Elon University’s Musical Theatre School graces the Broadway scene with its expert faculty. Elon professor Linda Sabo founded Syracuse University’s Musical Theatre program and performed in venues across the country including Orlando’s Walt Disney World. Elon’s professors have 25 plus years of experience and master’s degrees in their chosen field of voice, theatre or dance performance. Notable alumni include Allison Pearce who performs in the National Tour of Cabaret and Lisa Goldstein as Millicent in One Tree Hill. “Elon not only focuses on training you to be an excellent performer, but it also helps you become a great person. Being an open, honest and vulnerable individual is arguably one of the most important aspects of succeeding as an actor, and Elon truly hits that out of the park,” Elon University senior Julio Garcia said.
7. Texas State University
Texas State’s Musical Theatre Program focuses on the individual development of talent rather than producing cookie cutter and manufactured stars. The program prides itself on guiding each performer through his or her own journey to foster growth. Not to mention, they put on a whopping number of 9-12 main stage productions a year. In 2009, Texas State University accepted 14 students out of 400 applicants, proving their dedication to individual training and attention. Kaitlin Hopkins, head of the department, hoists a Broadway reputation herself, performing in Broadway shows such as Noises Off, Anything Goes and How the Grinch Stole Christmas.
6. University of Cincinnati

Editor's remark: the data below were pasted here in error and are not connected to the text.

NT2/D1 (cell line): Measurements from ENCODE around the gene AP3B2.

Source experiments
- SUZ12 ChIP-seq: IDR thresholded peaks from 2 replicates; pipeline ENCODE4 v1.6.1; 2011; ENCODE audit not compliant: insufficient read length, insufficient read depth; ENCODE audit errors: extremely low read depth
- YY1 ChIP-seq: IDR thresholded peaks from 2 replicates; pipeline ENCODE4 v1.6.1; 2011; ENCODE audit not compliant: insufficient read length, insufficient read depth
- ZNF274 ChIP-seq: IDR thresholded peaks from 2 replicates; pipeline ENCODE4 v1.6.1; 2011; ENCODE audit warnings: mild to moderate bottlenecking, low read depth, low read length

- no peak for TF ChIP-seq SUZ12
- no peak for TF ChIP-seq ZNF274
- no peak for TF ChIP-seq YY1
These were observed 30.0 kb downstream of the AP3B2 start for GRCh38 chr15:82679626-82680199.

Wonder where the term “triple-threat” became a coined term in musical theatre? Look no further, because the University of Cincinnati’s musical theatre program, the oldest in the country, set the standard for most musical theatre programs in the nation. This school prides itself on fostering the fusion of acting, singing and dancing better than any other school. “It really is a very even training base,” University of Cincinnati sophomore Nicholas Heffelfinger said. “The training is very focused on being one with the ensemble and having an appreciation for all aspects of the trade, including the technical side. Freshman year, we all have to take production appreciation classes and work backstage for main stages.” Not only do alumni from this school succeed after graduation, but they also win Tony awards. Tony Yazbek, a recent graduate, just received the Fred and Adele Astaire Award for his dancing in On the Town and received a nomination for the Tony Award for Best Actor in a Musical.